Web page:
Partisan gerrymandering is and always has been a blot on the USA system of politics and government.
There was little doubt about where the rest of the court stood.
But it's what Kennedy didn't say that could determine whether the court, for the first time, strikes down a legislative map because of extreme partisan gerrymandering.
When in 1962 the court first intervened in states' redistricting practices, it propounded only the simple and neutral principle of "one person, one vote" - districts must be numerically equal.
He pressed the state's lawyers about whether it would be unconstitutional for the state to simply declare that it was going to favor one party over another.
In the past, Republicans have defended themselves against similar cases by arguing the redistricting was carried out with partisan motives in mind, rather than racially-charged motives. Prominent Democrats, including former President Barack Obama and his attorney general, Eric H. Holder Jr., are pushing to undo the redistricting gains Republicans made after the 2010 census when the next census is taken three years from now.
The plaintiffs have successfully petitioned lower courts to recognize the unconstitutional nature of the Republican-drawn maps and the United States Supreme Court is hearing the case on appeal with the opportunity to establish national precedent on the matter.
Attorneys from the Washington-based Campaign Legal Center attorneys are serving as co-counsel representing 12 Wisconsin voters. We will have to decide whether the Democrats or Republicans win ...
Whitford involves the Wisconsin state assembly maps - maps that were drawn to make it virtually impossible for Republicans to lose their majority.
Beverly Gill, the state election board's chair, maintained that "Act 43's districts are consistent with the prior court-drawn maps".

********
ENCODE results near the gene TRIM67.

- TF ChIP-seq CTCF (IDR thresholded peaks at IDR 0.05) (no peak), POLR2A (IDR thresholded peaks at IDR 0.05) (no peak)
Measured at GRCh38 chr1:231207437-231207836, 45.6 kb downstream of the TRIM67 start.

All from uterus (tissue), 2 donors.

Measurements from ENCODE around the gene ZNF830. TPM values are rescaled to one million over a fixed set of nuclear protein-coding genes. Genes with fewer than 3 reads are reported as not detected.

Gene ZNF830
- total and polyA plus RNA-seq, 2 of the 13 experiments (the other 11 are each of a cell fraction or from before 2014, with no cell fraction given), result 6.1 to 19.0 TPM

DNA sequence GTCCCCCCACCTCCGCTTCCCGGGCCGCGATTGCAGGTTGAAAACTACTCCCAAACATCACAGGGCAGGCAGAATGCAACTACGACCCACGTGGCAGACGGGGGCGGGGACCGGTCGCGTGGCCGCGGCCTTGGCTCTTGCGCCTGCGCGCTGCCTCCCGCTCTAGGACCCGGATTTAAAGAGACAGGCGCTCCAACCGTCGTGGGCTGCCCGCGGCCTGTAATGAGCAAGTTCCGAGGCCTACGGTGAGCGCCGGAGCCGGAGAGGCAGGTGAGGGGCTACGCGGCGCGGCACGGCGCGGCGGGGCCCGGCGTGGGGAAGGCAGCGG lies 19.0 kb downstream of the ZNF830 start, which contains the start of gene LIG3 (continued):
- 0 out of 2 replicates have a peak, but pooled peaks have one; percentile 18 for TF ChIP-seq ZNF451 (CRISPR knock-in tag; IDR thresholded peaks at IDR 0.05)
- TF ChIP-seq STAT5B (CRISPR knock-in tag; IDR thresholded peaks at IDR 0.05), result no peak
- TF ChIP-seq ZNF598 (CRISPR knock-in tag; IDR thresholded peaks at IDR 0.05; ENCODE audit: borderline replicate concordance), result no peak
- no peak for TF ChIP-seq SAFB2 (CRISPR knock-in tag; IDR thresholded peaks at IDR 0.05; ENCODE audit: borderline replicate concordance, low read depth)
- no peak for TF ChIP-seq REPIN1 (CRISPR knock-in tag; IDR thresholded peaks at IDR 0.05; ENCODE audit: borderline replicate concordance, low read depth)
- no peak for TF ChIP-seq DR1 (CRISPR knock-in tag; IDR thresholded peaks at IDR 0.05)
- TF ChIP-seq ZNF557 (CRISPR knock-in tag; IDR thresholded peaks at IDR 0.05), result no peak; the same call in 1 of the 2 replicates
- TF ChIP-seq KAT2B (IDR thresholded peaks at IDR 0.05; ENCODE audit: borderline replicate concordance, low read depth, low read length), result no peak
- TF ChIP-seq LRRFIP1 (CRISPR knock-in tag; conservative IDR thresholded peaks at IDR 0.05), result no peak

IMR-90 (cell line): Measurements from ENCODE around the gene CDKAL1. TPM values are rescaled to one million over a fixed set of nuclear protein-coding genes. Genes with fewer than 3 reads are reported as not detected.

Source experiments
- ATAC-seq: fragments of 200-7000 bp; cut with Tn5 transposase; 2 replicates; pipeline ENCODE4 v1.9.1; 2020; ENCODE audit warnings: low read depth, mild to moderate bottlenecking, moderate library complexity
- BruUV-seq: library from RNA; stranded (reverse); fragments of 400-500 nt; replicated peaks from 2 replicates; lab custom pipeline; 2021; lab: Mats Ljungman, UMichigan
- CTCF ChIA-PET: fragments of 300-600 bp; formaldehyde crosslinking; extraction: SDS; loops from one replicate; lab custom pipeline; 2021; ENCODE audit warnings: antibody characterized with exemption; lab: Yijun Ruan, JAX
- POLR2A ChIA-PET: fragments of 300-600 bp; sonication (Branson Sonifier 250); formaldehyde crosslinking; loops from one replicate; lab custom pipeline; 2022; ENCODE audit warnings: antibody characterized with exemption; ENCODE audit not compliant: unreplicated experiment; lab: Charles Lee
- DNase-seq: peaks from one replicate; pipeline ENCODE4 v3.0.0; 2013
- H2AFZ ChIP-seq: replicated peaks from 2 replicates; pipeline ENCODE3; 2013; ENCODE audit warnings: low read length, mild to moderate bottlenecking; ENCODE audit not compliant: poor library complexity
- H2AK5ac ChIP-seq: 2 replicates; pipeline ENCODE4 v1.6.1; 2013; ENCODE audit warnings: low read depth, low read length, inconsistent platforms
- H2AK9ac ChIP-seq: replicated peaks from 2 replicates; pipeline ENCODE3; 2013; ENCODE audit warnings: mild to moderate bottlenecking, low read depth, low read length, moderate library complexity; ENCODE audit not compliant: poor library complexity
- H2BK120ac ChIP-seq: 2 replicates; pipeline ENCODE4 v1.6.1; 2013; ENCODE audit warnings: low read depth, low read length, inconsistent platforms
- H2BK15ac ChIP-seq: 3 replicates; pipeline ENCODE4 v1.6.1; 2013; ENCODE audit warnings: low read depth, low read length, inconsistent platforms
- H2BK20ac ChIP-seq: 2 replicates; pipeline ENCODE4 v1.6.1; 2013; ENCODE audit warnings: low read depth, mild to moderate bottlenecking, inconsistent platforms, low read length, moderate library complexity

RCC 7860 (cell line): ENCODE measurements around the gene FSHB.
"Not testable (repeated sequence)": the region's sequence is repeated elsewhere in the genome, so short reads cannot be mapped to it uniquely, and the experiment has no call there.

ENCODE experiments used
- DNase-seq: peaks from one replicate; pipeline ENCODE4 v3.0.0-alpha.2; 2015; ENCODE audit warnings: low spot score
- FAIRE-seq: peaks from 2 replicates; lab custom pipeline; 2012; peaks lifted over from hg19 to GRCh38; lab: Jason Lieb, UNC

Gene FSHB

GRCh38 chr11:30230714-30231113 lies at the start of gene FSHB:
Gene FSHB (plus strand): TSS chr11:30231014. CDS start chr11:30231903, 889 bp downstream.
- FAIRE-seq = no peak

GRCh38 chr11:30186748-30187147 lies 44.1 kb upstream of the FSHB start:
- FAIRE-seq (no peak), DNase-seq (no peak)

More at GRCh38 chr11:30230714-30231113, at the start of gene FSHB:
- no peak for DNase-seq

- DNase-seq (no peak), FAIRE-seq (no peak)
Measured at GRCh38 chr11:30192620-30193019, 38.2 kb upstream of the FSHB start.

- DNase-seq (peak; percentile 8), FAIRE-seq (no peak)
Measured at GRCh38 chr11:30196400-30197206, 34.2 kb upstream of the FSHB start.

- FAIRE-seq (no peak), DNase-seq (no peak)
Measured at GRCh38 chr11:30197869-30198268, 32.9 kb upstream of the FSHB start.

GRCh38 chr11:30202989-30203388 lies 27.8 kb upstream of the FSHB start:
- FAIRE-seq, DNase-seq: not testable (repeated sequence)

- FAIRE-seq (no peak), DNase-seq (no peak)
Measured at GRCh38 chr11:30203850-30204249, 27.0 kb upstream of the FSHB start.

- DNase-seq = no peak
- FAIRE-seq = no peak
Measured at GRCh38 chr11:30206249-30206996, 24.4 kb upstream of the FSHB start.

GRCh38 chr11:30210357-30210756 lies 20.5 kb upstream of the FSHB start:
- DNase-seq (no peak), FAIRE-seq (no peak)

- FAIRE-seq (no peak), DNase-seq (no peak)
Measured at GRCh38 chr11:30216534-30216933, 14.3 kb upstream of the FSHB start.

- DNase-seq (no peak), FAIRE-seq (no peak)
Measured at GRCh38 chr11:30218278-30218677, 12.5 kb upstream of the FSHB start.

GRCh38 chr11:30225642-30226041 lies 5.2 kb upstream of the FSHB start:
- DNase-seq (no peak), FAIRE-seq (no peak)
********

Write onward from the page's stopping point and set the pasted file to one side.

Racial gerrymandering has already been struck down by the court. Electoral maps sometimes concentrate voters who tend to favor the minority party into a small number of districts to reduce their statewide voting power, called packing, and distribute the rest of those voters in other districts in numbers too small to be a majority, called cracking.
During Tuesday's oral arguments, the more liberal high court justices seemed open to the case brought by Democratic voters.
The group is expected to file a lawsuit with a Federal District Court in Atlanta, Georgia on Tuesday that claims race was the "predominant factor" in reshaping the 105th and 111th districts in the Atlanta area.
"The legal team representing the Democratic voters is saying, "'Justice Kennedy, we have found the shiny holy grail you said was lacking, '" Landau said. In an especially candid moment, he told Smith that his primary concern is that, should Smith prevail, multiple partisan gerrymandering cases will be brought to the Court in the future, and the justices will have to explain why they side with a particular party in each case.
Wisconsin repealed this verdict, and in May the Supreme Court temporarily blocked the lower court ruling from going into effect.
Kennedy suggested, as he did in another redistricting case 13 years ago, that courts perhaps could be involved in placing limits on extremely partisan electoral maps. The plaintiffs in the case are average Wisconsin citizens who believe deeply in democracy and believe that the right to vote is a right worth fighting for.
"Gerrymanders now are not your father's gerrymander", Smith told the justices.
Wisconsin in response says redistricting has always been a political process, and lawmakers expressly have the power to draw district lines.
The term gerrymandering is derived from an 1812 incident in which Massachusetts Gov. Elbridge Gerry allowed a legislative map benefitting his own party to pass into law.
Other lawsuits challenging maps are ongoing in Maryland, where Democrats hold all but one of the state's eight seats in the House of Representatives, and North Carolina, another narrowly divided state in which Republicans nonetheless hold commanding majorities in the legislature and the state's congressional delegation.
In our state, residents have been demanding fairness in the redistricting process for years.